By Karnika Seth, Chairperson, Lex Cyberia

The term spam was first used in the early 1990s to describe e-mail messages, not related to the topic of discussion and postings that swamped newsgroups. Spam is frequently described as e-mail that is sent in bulk; flooding the Internet with copies of the same message and forcing these unwanted messages on Internet users who might otherwise have chosen not to receive them.
Most spam is commercial advertising and in some ways is analogous to “junk mail” people receive through the postal system. One of the reasons that spam has achieved such infamous notoriety is that it has often been used for advertising “dubious products, get-rich-quick schemes and other such fraudulent purposes”. Spammers target both groups, by mass mailing the spam simultaneously to multiple groups and individual users with direct mail messages.
Anti-spammers contend that spam is much more than just a nuisance or inconvenience to the message recipients in that it places physical as well as financial burdens on the Internet system and Internet service providers. This is because spam costs very little for the spammer to send while most of the costs, such as transmission costs and measured telephone service, are paid for by the carriers and recipients of the messages. It is estimated that in 2004, spam cost US businesses $ 21 Billion in lost productivity. After a small decrease, spam is again on the rise. Although most of the developed countries now have an anti-spam legislation, these laws are incapable of providing a very effective remedy. Two reasons could be cited for the same (i) spam involves a variety of legal issues requiring political will power on the part of state legislatures to be addressed (ii) there is a constant change in the nature of spam activity which requires the legislation to adopt to these changes at the same pace.
Should all commercial non-solicited e-mail advertising be condemned and restricted because the authorities deem it to be spam? Will it be considered spam when a publisher does an unsolicited e-mail advertising of its new book, entitled 101 Ways To Achieve Physical Fitness After Your Heart Attack, to the e-mail addresses of people who have recently suffered a heart attack?. This is just one aspect of spam which requires deliberation, some more of them have been discussed here.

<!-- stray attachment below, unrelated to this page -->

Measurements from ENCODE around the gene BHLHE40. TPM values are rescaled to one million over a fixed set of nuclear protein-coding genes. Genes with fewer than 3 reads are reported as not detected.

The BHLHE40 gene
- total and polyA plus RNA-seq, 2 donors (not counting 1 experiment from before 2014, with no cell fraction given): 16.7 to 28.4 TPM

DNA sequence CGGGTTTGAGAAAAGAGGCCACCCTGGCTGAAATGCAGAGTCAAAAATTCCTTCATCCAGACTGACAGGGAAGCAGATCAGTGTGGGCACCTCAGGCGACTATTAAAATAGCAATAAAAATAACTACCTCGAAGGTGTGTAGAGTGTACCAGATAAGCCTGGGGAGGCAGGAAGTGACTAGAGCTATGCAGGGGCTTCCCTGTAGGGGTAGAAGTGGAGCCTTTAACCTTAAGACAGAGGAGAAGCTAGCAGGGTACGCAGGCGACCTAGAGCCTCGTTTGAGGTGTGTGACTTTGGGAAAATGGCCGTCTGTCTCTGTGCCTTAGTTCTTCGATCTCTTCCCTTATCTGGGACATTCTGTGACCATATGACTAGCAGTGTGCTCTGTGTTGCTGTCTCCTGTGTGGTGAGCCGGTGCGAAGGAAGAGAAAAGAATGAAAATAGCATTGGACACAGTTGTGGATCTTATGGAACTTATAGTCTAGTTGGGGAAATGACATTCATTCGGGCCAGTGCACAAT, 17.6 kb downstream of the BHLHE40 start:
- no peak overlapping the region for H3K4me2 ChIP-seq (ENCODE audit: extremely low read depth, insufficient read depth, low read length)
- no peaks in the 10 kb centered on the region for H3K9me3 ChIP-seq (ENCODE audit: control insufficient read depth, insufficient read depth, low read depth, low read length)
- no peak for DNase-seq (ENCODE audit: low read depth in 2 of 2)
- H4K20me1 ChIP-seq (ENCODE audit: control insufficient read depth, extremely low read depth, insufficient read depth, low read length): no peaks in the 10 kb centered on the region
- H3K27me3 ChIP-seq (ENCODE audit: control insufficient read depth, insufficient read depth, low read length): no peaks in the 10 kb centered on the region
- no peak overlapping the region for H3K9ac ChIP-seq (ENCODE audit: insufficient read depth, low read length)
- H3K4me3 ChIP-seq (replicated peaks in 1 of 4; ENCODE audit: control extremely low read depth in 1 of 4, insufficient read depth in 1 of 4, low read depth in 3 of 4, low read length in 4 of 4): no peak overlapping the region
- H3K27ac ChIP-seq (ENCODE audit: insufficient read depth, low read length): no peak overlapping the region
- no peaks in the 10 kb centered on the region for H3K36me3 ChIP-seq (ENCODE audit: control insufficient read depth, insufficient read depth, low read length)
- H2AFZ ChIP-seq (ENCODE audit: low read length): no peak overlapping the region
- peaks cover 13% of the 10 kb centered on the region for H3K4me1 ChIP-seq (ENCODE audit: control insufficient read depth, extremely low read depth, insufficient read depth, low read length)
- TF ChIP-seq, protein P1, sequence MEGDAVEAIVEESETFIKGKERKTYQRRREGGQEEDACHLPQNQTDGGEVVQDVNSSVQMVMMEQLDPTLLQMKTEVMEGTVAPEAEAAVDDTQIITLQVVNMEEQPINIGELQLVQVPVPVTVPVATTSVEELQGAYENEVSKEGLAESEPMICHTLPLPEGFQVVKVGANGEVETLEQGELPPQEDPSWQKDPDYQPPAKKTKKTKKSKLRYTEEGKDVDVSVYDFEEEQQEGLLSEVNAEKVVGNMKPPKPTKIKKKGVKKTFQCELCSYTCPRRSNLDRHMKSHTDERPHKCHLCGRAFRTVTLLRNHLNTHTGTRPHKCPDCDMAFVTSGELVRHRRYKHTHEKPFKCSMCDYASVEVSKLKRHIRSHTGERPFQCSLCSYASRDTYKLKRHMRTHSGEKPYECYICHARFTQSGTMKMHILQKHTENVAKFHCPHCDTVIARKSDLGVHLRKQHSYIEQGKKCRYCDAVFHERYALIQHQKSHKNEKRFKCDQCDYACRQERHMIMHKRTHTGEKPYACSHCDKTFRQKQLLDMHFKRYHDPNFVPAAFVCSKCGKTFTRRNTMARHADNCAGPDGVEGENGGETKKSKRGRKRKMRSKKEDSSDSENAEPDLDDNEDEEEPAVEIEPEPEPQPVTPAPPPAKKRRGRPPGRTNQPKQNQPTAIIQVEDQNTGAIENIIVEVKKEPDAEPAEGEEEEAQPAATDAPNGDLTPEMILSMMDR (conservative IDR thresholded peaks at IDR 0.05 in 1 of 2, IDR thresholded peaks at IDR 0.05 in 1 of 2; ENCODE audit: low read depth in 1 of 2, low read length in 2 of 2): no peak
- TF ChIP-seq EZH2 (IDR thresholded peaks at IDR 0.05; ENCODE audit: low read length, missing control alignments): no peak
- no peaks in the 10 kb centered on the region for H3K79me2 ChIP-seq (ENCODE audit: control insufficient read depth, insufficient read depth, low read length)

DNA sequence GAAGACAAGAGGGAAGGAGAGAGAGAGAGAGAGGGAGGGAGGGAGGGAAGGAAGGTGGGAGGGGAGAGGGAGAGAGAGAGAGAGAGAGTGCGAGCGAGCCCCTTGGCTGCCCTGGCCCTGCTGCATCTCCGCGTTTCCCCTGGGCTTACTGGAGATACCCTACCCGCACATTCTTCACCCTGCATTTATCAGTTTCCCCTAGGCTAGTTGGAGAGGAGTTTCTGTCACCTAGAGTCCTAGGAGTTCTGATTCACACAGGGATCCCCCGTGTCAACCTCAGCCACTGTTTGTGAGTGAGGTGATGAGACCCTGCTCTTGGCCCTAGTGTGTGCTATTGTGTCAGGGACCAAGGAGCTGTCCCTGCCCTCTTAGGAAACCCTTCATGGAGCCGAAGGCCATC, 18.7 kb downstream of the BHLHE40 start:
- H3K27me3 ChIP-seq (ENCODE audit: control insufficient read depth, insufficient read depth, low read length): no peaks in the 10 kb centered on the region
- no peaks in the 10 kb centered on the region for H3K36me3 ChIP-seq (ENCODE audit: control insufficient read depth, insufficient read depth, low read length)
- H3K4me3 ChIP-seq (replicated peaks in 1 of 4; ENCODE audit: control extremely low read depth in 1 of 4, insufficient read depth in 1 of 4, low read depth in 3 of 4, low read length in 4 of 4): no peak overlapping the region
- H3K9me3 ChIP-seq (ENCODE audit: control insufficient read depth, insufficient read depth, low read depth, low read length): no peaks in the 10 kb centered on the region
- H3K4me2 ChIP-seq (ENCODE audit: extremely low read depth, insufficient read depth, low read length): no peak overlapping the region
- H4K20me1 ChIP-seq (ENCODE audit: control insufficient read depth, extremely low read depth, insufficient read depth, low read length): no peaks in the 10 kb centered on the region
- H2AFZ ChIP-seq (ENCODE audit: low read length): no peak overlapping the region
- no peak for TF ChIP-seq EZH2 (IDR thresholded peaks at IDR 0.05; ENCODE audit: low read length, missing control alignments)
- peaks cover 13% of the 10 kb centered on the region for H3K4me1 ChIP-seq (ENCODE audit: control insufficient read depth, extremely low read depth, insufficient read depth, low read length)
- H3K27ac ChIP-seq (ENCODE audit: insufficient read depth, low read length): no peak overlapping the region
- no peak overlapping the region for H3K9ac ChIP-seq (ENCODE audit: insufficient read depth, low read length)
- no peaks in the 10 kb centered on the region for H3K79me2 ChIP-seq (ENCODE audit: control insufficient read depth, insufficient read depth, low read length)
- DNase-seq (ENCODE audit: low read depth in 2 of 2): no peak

Freedom of speech guarantees you the right to say what you want, within reason; it does not guarantee you a platform to make yourself heard in. Your daily newspaper will take any commercial advertisement, subject to two constraints: (a) it must fit within their advertising guidelines, and (b) the advertiser must pay for the costs of distribution. Spam fails on both of these counts. There are many commonsense restrictions on the freedom of speech, as a person from legal field would call them ‘Reasonable Restrictions’. For instance, abusive phone calls are considered harassment and no one would try to argue that restrictions on them would impinge on freedom of speech. As another example, you can not be forced to pay postage on paper junk mail sent to you. Every medium is different; common sense dictates that different rules apply to handing out free leaflets in the park and calling people in their homes. It is time to enforce some common sense on the Internet.


There are many reasons why anti-spammers believe that spam mailings are “bad”. These reasons include the following:
* Spam provides a “free ride” to the spammer in that the spammer’s costs are relatively small as compared to the costs to the Internet system and to the recipient.
* The burden and cost are placed on the recipient resulting from the increasing volume of spam messages that are received on a daily basis. Some have even conjectured that if spam volume continues to increase that it will swamp our mailboxes and make it more difficult for the recipients to identify their “real” mail.
* Spammers are dishonest in that it has been seen that the spam messages they send out only advertise “stuff that is worthless, deceptive, and partly or entirely fraudulent”. Furthermore, the spam message usually states that the recipients can remove their name on request, however, the likelihood of doing this is not very high, since the spammer frequently places a false return address on the message so that they do not incur any cost of receiving responses.